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The Kyiv #3 Overprint Series

Grigory Lobko, a Ukrainian philatalist, conducted his own investigation of contemporary trident overprints, and he published a Catalog (1996) of his findings. According to Lobko, the oblasts or provinces that issued trident overprints include Zaporizhya, Melitopol, Kyiv, Lviv, Mikoliyiv and Chernivtsi.

One of the most commonly available set of overprints is classified by Lobko as Kyiv #3. My German-made Lindner stamp album for Ukraine includes a page titled "Lokalausgaben" for displaying this twelve-stamp series.

Three different Soviet definitive stamps were used for the Kyiv overprints.

Kyiv #3 Trident Overprints by Lobko Catalog Number

1991 Soviet 2-kopek stamps (Scott #5894)

No23

No25

No27

No31

No40

Kyiv #3 (Lobko Number 23) 

Kyiv #3 (Lobko Number 25) 

Kyiv #3 (Lobko Number 27) 

Kyiv #3 (Lobko Number 31) 

Kyiv #3 (Lobko Number 40) 

1988 Soviet 1-kopek stamp (Scott #5838)

 

No29

 

No42

 

 

Kyiv #3 (Lobko Number 29) 

 

Kyiv #3 (Lobko Number 42)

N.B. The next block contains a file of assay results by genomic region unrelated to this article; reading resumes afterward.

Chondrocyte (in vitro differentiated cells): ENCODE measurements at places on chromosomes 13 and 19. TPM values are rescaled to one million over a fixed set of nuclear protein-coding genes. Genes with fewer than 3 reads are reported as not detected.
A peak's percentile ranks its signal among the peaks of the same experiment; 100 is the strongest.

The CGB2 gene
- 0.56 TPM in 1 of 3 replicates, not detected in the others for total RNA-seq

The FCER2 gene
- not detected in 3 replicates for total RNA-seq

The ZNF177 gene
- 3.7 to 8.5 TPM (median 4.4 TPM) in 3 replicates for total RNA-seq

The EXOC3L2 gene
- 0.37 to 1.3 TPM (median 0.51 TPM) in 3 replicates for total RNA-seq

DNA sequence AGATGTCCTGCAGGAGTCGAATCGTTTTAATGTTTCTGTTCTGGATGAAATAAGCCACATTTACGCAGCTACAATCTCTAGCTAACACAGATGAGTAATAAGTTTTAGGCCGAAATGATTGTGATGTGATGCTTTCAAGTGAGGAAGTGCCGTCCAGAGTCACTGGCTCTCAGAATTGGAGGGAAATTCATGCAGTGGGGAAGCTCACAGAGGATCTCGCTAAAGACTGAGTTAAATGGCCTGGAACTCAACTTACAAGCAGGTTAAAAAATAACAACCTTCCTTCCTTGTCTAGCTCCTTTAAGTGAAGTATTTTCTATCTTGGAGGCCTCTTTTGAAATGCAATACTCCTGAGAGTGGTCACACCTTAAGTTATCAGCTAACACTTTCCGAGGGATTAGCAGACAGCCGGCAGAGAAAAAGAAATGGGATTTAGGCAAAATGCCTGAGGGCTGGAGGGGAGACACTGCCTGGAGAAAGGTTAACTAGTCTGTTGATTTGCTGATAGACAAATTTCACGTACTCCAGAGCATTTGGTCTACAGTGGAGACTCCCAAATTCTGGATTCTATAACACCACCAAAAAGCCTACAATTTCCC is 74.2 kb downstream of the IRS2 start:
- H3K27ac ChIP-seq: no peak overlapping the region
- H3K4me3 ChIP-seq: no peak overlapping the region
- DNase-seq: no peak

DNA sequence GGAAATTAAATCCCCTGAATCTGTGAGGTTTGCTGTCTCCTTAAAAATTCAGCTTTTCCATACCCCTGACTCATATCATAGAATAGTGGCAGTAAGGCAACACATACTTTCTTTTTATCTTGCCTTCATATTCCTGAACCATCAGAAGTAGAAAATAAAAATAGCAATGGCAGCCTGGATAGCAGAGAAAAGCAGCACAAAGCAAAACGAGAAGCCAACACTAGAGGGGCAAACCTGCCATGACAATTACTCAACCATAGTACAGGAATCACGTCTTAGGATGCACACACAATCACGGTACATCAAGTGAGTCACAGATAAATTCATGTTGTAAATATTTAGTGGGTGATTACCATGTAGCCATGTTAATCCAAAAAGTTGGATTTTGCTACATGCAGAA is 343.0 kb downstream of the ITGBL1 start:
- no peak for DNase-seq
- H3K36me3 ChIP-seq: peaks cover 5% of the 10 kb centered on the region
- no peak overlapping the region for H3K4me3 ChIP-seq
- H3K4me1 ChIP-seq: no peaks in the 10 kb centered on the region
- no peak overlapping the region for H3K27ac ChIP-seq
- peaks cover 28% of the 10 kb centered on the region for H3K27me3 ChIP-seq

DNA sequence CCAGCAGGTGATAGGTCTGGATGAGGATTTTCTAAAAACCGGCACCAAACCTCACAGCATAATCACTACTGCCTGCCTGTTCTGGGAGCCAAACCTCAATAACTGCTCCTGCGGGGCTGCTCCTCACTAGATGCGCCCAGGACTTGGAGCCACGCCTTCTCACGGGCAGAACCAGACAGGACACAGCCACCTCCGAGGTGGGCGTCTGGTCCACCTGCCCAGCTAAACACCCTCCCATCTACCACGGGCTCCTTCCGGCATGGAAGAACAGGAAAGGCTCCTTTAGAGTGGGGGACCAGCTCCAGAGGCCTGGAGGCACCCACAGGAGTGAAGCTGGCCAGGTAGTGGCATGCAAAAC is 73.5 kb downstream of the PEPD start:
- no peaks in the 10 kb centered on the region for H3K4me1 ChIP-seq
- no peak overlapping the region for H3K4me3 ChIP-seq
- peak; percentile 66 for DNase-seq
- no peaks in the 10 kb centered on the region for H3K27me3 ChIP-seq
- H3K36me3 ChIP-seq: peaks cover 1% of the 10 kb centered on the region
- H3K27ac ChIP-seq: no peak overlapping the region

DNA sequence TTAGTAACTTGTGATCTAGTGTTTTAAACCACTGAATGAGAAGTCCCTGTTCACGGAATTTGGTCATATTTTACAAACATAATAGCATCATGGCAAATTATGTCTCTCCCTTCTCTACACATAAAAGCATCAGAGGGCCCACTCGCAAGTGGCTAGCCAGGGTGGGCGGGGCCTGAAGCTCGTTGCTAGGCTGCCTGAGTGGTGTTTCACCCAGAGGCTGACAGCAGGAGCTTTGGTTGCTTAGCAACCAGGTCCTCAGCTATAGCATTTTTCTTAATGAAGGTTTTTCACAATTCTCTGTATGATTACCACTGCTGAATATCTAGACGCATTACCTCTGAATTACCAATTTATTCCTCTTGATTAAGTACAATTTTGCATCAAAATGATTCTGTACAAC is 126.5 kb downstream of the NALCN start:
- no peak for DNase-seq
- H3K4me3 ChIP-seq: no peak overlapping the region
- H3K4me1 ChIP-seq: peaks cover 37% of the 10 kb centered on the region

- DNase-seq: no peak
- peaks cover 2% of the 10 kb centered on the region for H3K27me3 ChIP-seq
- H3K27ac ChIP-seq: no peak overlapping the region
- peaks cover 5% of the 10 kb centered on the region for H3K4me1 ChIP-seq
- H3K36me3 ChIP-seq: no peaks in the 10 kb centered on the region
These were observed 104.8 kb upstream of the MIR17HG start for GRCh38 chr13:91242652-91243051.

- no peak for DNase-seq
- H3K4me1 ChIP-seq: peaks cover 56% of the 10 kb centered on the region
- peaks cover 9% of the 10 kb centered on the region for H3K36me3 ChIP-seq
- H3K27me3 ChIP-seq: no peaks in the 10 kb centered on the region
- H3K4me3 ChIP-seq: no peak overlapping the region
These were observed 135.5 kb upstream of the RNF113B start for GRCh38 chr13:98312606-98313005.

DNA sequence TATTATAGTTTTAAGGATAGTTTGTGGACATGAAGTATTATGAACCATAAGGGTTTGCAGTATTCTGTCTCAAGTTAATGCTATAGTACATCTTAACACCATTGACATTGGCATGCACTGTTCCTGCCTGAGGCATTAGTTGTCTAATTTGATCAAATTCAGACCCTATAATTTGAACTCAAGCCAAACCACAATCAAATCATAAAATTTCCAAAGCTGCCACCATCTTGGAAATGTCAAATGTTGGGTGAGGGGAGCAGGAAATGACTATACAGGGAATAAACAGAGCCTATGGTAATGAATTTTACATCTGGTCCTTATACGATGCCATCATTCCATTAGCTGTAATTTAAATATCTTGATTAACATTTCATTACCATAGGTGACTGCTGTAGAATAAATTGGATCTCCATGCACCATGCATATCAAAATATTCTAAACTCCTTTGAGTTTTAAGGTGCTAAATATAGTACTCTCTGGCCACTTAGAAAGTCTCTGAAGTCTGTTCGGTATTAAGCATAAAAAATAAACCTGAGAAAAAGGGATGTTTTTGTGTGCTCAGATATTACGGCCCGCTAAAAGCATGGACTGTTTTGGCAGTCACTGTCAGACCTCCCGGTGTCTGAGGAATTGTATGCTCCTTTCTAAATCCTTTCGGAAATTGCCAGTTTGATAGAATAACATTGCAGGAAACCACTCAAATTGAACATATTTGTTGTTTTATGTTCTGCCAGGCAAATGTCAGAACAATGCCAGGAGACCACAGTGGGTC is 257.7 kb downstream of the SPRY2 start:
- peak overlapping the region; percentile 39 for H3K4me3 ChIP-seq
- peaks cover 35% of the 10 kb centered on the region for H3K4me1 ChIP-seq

1988 Soviet 3-kopek stamp (Scott #5839)

No33

No35

No37

No39

No41

Kyiv #3 (Lobko Number 33) 

Kyiv #3 (Lobko Number 35) 

Kyiv #3 (Lobko Number 37) 

Kyiv #3 (Lobko Number 39) 

Kyiv #3 (Lobko Number 41) 

Note that the 50-kopek overprint occurs on two different stamps, Lobko Catalog numbers 29 and 31. Altogether, these twelve overprint varieties compose the Kyiv #3 series, Lobko Catalog numbers 23 through 42.

Out of the twelve major varieties spring a number of additional varieties. In the lower denominations, each sheet of 100 stamps contained eight stamps with the trident shield reversed. Higher denominations -- the 10, 20, 30 and 50-karbovanets overprints -- do not feature this variety. Other variations are noted by either the location or appearance of the values in the overprints.

Most of the trident stamps that I've seen are in mint, never-hinged condition. Postally used specimens seem to be relatively rare. I have several postally used overprints and only one envelope with a paper provisional imprint actually glued onto it. As a collector, I think that this makes the postally used specimens an interesting find.

There are many forgeries of these overprinted Soviet stamps in existence, and I urge any prospective buyer to be very careful.

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